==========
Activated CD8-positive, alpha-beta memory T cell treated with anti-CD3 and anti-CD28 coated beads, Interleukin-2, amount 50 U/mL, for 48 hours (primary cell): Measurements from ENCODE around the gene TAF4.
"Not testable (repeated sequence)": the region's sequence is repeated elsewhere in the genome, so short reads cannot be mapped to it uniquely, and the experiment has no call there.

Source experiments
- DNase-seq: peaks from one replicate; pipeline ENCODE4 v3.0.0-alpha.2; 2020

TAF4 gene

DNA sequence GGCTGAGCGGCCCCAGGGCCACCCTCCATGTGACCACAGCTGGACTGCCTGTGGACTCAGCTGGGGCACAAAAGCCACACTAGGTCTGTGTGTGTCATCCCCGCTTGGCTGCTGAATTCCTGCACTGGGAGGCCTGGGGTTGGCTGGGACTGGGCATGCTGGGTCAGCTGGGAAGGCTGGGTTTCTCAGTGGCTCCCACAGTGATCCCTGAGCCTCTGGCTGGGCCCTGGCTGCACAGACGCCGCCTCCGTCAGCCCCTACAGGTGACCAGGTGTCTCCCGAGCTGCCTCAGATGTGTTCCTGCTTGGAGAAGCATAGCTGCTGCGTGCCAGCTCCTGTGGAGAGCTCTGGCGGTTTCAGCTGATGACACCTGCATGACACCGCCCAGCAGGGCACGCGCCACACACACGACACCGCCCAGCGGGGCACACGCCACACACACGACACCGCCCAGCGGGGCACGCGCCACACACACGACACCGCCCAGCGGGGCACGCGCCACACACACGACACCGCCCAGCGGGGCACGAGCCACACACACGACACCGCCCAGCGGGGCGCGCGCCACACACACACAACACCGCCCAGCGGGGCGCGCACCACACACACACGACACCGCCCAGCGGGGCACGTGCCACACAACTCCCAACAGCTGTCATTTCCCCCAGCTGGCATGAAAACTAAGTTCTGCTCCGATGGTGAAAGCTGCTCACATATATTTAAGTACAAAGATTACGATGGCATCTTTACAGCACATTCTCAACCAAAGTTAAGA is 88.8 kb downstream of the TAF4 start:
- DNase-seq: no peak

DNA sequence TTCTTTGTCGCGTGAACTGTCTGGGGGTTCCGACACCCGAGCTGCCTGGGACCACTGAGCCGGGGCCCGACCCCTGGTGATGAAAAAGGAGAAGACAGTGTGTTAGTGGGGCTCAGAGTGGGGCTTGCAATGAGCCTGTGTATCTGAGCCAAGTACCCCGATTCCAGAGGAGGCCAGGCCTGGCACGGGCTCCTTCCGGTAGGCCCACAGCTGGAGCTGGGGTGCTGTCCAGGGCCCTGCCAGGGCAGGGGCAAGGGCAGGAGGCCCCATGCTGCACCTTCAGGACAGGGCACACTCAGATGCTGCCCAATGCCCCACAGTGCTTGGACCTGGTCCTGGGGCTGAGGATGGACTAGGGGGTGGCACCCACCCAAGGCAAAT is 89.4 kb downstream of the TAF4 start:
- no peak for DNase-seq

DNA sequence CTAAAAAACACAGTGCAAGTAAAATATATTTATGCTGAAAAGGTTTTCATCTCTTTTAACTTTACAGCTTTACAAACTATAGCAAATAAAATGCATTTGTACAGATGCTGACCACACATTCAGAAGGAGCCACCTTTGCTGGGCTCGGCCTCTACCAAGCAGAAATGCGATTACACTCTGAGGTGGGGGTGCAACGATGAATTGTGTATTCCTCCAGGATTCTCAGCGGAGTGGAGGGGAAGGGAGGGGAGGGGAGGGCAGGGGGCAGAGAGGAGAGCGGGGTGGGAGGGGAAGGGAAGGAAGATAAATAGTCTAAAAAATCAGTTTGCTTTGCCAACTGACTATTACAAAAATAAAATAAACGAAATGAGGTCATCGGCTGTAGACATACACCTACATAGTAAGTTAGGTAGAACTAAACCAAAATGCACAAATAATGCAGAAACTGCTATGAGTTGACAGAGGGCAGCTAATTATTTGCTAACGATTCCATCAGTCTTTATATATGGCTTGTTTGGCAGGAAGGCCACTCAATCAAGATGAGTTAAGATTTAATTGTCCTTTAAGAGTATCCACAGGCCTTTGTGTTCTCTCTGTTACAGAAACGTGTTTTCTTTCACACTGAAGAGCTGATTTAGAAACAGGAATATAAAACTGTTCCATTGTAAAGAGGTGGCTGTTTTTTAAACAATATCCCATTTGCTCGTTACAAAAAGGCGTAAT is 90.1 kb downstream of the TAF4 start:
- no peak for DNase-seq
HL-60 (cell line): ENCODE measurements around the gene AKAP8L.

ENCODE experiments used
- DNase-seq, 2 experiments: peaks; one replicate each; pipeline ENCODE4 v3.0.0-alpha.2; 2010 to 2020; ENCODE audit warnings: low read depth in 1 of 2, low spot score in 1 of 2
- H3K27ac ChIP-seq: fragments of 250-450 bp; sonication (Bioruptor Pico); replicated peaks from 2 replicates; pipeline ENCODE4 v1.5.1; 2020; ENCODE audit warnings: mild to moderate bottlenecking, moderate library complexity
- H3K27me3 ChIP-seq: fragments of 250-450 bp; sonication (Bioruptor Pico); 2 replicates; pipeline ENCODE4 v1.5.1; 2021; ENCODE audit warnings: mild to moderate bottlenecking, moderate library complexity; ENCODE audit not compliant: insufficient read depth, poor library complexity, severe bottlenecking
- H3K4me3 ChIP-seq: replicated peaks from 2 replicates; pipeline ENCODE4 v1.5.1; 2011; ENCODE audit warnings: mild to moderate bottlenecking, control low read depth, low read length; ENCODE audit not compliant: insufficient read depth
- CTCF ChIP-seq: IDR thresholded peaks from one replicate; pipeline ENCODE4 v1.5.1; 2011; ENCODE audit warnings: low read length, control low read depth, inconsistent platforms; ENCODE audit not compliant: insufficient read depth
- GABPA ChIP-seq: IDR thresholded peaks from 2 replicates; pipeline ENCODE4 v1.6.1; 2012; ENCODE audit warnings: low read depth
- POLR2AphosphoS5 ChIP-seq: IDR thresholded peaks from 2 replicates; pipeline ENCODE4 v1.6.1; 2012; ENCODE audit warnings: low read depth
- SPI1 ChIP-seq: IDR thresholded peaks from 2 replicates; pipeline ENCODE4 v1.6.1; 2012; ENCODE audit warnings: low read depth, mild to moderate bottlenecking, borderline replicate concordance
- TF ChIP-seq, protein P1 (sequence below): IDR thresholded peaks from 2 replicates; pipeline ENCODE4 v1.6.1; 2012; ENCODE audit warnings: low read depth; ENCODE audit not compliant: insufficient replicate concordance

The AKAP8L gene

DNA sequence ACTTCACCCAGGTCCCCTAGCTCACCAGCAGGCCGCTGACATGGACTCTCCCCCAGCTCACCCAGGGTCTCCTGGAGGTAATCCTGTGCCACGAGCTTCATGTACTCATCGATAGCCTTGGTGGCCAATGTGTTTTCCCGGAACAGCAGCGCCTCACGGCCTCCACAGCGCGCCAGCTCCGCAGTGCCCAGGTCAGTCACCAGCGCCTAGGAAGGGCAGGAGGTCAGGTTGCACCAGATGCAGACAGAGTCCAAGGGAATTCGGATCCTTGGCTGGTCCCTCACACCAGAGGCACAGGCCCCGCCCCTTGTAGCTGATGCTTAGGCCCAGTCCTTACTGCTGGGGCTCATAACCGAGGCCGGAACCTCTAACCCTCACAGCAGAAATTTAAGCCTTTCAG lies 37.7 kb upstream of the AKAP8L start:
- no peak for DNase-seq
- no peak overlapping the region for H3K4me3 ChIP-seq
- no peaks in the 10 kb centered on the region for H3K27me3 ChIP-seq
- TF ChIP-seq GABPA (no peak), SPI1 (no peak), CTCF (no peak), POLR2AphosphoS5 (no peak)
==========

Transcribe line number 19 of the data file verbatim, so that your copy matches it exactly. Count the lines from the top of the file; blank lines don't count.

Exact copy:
- GABPA ChIP-seq: IDR thresholded peaks from 2 replicates; pipeline ENCODE4 v1.6.1; 2012; ENCODE audit warnings: low read depth